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Why create human-animal hybrids and chimeras?

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I imagine the most common question in discussions of creating animal-human hybrids is "why do it?" Julian Savulescu wrote an article for the American Journal of Bioethics addressing this question. He assents that there may be questionable motives - "commercial exploitation of 'freaks'; artistic motivation...or curiosity, just to see what it is like" (22). But he also discusses reasons that are more difficult to dismiss.

Medical purposes: Studying oncogenesis, as source of stem cells, or combining our genes with those of a species resistant to certain diseases

Delay aging or prolong human life: Could we incorporate turtle genetic sequences into our own to reduce telomere degradation?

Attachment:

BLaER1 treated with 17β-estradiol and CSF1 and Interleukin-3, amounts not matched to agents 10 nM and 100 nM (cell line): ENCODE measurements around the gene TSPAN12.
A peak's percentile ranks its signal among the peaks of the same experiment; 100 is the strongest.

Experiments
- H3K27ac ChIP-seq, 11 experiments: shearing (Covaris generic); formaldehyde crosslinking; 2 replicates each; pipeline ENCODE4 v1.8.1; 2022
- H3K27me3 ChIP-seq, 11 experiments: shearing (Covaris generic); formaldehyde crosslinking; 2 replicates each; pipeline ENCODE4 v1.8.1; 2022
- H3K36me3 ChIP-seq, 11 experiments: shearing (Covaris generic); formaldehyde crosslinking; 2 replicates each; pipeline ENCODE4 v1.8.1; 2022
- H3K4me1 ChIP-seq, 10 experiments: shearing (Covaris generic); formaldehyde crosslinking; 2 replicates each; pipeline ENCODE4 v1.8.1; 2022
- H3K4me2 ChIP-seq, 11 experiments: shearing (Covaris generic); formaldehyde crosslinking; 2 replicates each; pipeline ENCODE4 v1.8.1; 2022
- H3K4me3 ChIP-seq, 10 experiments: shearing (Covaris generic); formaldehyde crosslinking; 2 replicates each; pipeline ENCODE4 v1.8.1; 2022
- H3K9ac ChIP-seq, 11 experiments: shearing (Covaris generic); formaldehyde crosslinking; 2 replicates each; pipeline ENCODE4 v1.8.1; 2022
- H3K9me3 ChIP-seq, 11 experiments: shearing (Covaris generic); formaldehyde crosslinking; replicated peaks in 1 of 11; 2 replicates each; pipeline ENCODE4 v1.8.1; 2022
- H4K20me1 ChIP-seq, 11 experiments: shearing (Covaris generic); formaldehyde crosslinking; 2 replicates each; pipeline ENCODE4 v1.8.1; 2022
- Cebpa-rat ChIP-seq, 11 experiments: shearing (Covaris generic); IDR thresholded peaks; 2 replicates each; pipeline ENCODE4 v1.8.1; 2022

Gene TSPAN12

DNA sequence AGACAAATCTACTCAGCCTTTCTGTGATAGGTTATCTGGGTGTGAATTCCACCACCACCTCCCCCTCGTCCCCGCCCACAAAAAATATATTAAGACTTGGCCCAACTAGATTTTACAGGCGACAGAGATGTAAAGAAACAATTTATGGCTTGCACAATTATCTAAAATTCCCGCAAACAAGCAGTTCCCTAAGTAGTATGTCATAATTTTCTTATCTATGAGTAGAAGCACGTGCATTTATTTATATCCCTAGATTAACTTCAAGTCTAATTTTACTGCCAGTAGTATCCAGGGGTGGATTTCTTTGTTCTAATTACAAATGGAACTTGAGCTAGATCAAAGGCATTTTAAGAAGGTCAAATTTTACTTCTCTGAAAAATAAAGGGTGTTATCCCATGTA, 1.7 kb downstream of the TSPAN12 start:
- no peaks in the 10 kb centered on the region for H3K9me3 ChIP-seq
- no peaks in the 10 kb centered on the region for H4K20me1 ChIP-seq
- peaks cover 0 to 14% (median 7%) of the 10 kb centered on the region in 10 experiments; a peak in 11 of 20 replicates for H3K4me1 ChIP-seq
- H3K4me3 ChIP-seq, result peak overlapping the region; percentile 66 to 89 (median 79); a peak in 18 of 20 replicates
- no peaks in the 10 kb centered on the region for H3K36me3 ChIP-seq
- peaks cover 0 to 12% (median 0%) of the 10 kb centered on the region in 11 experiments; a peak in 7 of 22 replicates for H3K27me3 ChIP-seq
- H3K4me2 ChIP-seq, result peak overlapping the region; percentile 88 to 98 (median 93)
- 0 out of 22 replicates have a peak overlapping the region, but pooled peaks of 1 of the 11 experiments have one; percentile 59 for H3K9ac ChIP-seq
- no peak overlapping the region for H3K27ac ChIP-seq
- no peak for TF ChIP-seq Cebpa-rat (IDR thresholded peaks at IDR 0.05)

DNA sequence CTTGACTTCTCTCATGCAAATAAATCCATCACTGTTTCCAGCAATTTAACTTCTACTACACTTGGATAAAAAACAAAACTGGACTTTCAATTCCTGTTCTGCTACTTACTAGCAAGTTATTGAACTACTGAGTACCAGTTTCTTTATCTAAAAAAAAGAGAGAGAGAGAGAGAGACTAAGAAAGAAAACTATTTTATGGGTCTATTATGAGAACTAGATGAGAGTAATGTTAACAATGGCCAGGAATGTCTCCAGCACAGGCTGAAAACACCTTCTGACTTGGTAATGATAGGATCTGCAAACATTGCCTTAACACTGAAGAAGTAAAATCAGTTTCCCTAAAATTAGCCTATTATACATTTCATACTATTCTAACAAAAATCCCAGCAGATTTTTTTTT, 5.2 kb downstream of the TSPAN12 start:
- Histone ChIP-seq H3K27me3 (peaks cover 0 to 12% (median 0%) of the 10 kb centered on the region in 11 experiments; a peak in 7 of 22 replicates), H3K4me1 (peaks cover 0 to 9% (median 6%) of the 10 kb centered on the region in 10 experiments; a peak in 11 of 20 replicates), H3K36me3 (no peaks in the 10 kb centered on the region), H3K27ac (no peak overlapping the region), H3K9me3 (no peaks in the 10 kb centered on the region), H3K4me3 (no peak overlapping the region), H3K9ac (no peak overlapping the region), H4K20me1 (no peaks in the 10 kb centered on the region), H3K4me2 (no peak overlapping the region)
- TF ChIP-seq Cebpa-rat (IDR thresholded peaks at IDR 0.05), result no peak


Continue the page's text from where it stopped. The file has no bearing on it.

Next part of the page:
Enhance human capabilities: Incorporate an elephant's memory genes, an owl's night vision, or a bat's ability to navigate in the dark.

Human-animal hybrid literature review

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If "science fiction is the dress rehearsal for social change" (Vint 181), what this genre has to say about human-animal hybridity will not only allow us as individual readers to examine our views on genetic hybrids and chimeras, but it will also become an important foundation for the ethical and moral discussions of society as a whole. The time for these discussions is ripe; the last decade has seen increasing research in the creation of chimeras (a product of two species in which the genes do not combine) and hybrids (each cell contains genetic material from both parents).

These conversations are taking place within bioethical and philosophical journals, but they are also playing out between literary scholars. The five articles I analyzed talk about what it means to be on the cusp of creating beings that occupy the space between human and animal, each calling on literature to ground their arguments in our culture.

Quick hit: the indifference engine